We all know exercise helps you lose weight. But does it? There is almost no scientific evidence to support the orthodoxy. Indeed, it could even do the exact opposite...
Let us begin with a short quiz: a few questions to ponder during the 30 (or 60 or 90) minutes a day you spend burning off excess calories at the gym, or perhaps while feeling guilty because you're not so engaged. If lean people are more physically active than fat people - one fact in the often-murky science of weight control that's been established beyond reasonable doubt - does that mean that working out will make a fat person lean? Does it mean that sitting around will make a lean person fat? How about a mathematical variation on these questions?
Let's say we go to the gym and burn off 3,500 calories every week - that's 700 calories a session, five times a week. Since a pound of fat is equivalent to 3,500 calories, does that mean we'll be a pound slimmer for every week we exercise? And will we continue to slim down at this pace for as long as we continue to exercise?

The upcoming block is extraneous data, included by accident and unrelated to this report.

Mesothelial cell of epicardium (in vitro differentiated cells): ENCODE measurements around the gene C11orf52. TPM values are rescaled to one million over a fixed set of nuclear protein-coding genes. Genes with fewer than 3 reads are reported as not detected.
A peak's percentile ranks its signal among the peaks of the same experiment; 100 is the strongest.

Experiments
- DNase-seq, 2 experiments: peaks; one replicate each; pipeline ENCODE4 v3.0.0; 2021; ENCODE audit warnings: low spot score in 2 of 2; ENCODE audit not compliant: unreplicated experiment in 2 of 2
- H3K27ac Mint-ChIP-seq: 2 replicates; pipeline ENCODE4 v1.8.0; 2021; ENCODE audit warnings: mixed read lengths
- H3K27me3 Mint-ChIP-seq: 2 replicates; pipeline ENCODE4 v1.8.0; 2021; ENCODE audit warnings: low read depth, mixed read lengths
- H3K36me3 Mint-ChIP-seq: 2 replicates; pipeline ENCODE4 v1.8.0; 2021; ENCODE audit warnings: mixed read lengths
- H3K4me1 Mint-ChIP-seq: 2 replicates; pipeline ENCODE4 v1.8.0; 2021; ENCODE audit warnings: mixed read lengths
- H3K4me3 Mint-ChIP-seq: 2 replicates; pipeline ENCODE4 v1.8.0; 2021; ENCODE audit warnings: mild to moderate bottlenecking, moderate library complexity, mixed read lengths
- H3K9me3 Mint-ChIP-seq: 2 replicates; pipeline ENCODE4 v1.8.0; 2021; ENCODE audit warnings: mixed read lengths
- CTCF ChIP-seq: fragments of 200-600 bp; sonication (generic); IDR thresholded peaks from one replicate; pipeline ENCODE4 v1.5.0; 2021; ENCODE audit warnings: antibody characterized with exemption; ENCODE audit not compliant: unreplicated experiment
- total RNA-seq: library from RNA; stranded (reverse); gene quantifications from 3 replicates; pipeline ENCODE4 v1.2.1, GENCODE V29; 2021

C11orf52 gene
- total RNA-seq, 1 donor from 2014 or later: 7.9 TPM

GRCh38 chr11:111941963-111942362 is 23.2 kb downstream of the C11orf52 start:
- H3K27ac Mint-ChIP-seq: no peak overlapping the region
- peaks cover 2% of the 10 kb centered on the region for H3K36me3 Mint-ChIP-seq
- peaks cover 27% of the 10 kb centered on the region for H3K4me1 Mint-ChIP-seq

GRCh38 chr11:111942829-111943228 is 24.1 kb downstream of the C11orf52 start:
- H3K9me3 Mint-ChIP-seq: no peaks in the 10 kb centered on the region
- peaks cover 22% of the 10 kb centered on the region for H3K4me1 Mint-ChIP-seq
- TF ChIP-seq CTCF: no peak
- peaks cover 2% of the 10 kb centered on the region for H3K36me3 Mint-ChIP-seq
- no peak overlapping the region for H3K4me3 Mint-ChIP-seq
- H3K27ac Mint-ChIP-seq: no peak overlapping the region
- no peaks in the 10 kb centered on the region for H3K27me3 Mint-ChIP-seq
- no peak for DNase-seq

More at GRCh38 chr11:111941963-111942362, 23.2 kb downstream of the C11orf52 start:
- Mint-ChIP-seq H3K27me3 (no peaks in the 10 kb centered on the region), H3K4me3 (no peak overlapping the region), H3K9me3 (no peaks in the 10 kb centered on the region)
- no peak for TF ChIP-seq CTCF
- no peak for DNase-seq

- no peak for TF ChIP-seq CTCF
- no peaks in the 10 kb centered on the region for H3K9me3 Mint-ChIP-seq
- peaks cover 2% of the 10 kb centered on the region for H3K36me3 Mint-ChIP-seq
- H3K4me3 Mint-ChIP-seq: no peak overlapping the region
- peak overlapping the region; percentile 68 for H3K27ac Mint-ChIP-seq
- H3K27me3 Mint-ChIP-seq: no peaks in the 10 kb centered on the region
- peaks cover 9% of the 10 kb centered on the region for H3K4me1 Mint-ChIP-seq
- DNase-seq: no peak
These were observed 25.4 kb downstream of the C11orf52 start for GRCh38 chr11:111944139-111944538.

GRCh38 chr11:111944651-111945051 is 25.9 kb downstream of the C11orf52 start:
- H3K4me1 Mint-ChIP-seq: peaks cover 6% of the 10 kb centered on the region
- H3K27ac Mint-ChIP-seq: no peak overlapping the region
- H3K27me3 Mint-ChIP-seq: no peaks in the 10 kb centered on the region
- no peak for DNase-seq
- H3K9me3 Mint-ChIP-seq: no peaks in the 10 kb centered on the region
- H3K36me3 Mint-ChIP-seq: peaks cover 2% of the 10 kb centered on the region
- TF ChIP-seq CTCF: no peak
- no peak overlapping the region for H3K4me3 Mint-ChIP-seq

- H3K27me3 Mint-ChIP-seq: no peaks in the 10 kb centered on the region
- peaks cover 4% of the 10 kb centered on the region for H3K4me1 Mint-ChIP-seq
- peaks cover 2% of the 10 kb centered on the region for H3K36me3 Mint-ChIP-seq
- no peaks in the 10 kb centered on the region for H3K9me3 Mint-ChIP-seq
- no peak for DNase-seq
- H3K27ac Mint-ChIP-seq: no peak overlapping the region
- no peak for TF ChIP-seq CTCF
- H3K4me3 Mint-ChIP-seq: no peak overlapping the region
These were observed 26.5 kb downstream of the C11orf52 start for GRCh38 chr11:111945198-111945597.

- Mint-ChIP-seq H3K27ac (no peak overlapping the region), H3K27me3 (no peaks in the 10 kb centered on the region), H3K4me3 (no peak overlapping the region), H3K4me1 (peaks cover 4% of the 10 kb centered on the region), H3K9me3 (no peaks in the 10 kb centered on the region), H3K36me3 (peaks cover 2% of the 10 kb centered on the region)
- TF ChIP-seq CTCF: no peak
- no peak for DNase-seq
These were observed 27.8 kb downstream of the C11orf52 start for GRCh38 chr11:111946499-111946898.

For most of us, fear of flab is the reason we exercise, the motivation that drives us to the gym. It's also why public-health authorities have taken to encouraging ever more exercise as part of a healthy lifestyle. If we're fat or fatter than ideal, we work out. Burn calories. Expend energy. Still fat? Burn more. The dietary guidelines of the US Department of Agriculture (USDA), for instance, now recommend we engage in up to 60 minutes daily of 'moderate to vigorous intensity' physical activity just to maintain weight - that is, keep us from fattening further.
Considering the ubiquity of the message, the hold it has on our lives, and the elegant simplicity of the notion - burn calories, lose weight - wouldn't it be nice to believe it were true? The catch is that science suggests it's not, and so the answer to all of the above quiz questions is 'no'.
Source - Guardian